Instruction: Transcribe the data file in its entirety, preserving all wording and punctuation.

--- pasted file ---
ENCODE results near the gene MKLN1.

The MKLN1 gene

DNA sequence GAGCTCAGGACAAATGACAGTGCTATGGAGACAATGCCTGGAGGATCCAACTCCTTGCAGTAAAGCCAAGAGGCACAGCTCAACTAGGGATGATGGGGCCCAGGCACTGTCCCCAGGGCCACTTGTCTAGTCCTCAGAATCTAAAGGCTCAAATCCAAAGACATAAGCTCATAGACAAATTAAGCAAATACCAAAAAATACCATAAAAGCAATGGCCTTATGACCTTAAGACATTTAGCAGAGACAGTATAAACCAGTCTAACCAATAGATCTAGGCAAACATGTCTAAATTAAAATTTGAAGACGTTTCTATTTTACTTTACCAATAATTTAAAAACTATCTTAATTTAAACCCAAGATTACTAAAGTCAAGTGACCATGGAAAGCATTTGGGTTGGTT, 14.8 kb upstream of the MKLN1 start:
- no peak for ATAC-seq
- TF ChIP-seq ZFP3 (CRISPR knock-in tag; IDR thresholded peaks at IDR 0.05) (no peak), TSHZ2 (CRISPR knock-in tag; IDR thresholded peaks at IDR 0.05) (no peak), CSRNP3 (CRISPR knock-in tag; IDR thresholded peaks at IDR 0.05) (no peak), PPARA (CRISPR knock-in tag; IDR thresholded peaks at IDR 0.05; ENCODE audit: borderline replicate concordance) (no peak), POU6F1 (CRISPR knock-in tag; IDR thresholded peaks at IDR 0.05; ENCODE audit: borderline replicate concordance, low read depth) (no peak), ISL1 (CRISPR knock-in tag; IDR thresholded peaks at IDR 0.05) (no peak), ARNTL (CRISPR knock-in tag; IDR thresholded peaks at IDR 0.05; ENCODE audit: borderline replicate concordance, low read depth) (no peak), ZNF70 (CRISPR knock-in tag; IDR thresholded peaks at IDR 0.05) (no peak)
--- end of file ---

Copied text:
ENCODE results near the gene MKLN1.

The MKLN1 gene

DNA sequence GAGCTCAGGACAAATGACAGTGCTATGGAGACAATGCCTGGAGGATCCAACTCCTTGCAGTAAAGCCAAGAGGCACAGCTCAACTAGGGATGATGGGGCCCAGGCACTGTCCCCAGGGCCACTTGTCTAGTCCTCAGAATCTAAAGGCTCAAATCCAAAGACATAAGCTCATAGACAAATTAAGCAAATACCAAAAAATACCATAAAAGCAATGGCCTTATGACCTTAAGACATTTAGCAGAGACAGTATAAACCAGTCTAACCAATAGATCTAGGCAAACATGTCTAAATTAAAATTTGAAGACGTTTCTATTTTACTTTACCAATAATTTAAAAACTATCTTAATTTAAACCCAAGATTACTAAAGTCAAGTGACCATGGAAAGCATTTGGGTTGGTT, 14.8 kb upstream of the MKLN1 start:
- no peak for ATAC-seq
- TF ChIP-seq ZFP3 (CRISPR knock-in tag; IDR thresholded peaks at IDR 0.05) (no peak), TSHZ2 (CRISPR knock-in tag; IDR thresholded peaks at IDR 0.05) (no peak), CSRNP3 (CRISPR knock-in tag; IDR thresholded peaks at IDR 0.05) (no peak), PPARA (CRISPR knock-in tag; IDR thresholded peaks at IDR 0.05; ENCODE audit: borderline replicate concordance) (no peak), POU6F1 (CRISPR knock-in tag; IDR thresholded peaks at IDR 0.05; ENCODE audit: borderline replicate concordance, low read depth) (no peak), ISL1 (CRISPR knock-in tag; IDR thresholded peaks at IDR 0.05) (no peak), ARNTL (CRISPR knock-in tag; IDR thresholded peaks at IDR 0.05; ENCODE audit: borderline replicate concordance, low read depth) (no peak), ZNF70 (CRISPR knock-in tag; IDR thresholded peaks at IDR 0.05) (no peak)